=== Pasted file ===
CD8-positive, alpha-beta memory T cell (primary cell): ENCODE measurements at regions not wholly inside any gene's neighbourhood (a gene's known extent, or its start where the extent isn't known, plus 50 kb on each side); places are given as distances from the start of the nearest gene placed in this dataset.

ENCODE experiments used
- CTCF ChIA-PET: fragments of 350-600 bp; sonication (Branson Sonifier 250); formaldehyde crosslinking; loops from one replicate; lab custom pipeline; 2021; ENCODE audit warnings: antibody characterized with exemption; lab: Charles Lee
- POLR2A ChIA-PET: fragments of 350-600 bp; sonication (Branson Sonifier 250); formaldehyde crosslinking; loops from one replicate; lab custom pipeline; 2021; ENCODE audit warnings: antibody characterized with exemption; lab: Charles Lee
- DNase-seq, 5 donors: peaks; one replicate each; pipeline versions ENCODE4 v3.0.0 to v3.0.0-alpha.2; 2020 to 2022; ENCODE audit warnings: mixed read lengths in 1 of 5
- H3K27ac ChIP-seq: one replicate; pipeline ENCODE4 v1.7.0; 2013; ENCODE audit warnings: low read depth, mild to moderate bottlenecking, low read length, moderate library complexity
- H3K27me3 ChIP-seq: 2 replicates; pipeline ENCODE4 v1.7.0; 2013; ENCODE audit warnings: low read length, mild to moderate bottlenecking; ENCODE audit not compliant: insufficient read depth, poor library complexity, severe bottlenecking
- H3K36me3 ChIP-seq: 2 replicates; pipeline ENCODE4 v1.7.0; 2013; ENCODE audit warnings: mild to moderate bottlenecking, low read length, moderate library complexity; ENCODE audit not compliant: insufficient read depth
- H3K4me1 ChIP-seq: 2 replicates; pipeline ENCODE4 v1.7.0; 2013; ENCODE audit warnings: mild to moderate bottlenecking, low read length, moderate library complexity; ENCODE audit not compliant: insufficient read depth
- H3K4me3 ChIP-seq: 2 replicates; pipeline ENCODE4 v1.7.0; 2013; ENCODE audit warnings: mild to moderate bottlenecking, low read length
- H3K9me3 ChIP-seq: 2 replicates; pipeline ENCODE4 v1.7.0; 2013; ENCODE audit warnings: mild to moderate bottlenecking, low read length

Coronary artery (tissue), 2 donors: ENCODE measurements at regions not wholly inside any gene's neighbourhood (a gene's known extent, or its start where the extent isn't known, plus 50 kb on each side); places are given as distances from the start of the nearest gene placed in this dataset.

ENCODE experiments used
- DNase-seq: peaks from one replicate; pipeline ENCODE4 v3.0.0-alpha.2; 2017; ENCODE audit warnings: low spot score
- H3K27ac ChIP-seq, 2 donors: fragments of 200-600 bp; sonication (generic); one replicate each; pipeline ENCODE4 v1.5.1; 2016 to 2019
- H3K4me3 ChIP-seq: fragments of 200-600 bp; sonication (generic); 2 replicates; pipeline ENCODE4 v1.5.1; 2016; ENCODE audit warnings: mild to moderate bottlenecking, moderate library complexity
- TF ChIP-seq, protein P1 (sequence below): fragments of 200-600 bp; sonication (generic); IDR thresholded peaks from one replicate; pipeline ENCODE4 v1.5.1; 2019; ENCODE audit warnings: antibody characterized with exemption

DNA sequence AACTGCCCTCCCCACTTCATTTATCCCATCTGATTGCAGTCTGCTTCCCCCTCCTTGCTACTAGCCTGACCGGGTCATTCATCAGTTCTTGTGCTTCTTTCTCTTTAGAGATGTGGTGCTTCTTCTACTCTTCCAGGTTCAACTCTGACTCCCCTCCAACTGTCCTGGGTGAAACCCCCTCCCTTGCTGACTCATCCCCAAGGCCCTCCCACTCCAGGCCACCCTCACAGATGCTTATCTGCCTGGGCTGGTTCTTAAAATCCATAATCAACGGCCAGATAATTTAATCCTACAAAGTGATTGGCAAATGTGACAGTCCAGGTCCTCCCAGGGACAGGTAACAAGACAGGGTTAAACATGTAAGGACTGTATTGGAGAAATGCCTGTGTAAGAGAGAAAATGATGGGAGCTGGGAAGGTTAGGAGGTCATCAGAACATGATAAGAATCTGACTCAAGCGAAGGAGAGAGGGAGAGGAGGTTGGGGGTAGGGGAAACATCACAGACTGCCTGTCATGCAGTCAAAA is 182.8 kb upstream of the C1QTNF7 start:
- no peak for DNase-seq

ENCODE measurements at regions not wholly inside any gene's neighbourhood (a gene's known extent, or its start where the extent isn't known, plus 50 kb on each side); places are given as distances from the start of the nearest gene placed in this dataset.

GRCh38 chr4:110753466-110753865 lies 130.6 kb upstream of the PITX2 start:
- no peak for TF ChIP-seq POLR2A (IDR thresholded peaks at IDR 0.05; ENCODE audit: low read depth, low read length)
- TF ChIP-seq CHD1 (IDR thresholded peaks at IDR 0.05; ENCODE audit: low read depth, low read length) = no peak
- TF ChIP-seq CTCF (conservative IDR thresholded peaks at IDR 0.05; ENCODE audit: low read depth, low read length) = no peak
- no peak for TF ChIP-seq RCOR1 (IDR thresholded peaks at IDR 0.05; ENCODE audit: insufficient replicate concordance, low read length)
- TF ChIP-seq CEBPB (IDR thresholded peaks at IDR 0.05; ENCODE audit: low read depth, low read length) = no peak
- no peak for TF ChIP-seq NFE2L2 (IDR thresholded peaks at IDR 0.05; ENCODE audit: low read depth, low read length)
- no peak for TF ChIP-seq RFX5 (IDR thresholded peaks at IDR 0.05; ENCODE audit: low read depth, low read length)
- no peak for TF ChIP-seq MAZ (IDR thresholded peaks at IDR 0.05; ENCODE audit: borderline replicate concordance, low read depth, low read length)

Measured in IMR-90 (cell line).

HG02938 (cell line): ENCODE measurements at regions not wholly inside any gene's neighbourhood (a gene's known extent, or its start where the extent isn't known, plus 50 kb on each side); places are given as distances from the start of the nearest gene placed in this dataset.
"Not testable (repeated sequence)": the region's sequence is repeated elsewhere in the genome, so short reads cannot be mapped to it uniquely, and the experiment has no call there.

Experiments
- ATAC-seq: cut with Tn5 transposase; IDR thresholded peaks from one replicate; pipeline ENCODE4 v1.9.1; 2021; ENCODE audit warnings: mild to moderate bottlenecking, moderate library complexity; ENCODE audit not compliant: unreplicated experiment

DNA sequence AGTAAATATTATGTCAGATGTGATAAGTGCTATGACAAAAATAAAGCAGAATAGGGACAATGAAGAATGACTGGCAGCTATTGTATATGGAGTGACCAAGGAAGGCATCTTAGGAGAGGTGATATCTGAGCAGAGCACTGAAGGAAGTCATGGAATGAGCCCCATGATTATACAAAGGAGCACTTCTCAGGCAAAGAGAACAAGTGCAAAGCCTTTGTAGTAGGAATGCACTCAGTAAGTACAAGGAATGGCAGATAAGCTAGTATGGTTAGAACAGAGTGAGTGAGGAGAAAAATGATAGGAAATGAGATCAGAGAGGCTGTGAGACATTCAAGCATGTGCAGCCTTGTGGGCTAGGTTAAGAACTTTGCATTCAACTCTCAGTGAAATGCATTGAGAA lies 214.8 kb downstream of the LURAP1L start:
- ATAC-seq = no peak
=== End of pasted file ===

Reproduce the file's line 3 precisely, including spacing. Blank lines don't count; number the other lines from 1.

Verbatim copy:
- CTCF ChIA-PET: fragments of 350-600 bp; sonication (Branson Sonifier 250); formaldehyde crosslinking; loops from one replicate; lab custom pipeline; 2021; ENCODE audit warnings: antibody characterized with exemption; lab: Charles Lee